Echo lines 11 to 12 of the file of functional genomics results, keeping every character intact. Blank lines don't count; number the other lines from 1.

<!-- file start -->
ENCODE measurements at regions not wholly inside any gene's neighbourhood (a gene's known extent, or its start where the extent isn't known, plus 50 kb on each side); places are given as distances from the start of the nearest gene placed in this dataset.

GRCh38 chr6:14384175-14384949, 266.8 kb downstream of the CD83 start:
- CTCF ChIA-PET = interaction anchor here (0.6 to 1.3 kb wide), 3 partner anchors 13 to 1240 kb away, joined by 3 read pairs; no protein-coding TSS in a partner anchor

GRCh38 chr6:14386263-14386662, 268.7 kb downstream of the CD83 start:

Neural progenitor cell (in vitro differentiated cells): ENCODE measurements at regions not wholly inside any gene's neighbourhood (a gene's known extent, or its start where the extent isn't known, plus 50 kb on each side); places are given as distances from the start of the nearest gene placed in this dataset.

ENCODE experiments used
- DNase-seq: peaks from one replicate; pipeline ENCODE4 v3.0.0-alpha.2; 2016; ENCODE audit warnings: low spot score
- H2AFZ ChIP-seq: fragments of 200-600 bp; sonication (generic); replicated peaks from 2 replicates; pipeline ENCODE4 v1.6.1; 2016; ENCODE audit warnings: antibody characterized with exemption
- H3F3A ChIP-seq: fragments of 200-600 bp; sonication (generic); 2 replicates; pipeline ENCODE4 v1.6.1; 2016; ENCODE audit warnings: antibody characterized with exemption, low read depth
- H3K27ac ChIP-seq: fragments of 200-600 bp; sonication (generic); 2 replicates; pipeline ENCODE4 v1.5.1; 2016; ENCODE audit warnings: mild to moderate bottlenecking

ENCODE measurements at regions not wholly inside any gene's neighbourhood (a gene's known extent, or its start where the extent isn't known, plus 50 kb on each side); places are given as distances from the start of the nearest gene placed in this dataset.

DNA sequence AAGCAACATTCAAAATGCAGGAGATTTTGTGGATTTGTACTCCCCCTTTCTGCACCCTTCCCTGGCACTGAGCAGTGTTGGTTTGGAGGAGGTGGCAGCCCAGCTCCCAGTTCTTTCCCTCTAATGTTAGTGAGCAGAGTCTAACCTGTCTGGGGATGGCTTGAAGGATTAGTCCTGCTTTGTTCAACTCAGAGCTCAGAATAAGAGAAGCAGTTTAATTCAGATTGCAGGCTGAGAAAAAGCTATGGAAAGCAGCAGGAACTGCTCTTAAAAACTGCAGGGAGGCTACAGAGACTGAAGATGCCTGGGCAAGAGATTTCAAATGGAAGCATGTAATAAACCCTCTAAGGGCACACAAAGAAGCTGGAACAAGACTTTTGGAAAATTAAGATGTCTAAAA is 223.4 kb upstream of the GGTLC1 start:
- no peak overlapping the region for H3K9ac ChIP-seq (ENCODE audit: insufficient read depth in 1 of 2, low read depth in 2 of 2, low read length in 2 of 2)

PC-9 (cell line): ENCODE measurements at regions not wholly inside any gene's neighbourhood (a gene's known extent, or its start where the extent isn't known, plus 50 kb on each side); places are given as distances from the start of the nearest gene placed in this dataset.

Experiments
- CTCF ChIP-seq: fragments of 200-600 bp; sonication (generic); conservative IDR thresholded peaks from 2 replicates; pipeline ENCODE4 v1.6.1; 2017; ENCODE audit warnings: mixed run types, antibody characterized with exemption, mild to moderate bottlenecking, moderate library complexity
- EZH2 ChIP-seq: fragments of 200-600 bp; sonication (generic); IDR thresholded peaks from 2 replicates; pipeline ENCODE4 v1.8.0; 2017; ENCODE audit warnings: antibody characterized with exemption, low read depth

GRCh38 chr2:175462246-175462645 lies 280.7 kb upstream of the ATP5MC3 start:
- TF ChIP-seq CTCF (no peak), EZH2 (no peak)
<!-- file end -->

ENCODE measurements at regions not wholly inside any gene's neighbourhood (a gene's known extent, or its start where the extent isn't known, plus 50 kb on each side); places are given as distances from the start of the nearest gene placed in this dataset.

DNA sequence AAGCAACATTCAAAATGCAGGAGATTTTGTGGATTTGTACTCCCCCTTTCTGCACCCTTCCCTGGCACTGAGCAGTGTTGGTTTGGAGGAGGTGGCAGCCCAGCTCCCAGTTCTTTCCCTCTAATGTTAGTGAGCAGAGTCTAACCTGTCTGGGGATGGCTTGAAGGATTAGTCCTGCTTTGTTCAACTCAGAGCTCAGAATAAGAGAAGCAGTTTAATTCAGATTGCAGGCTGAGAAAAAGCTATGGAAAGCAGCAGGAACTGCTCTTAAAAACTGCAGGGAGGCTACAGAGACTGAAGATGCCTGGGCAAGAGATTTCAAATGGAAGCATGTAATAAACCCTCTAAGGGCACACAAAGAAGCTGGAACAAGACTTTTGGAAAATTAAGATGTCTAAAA is 223.4 kb upstream of the GGTLC1 start: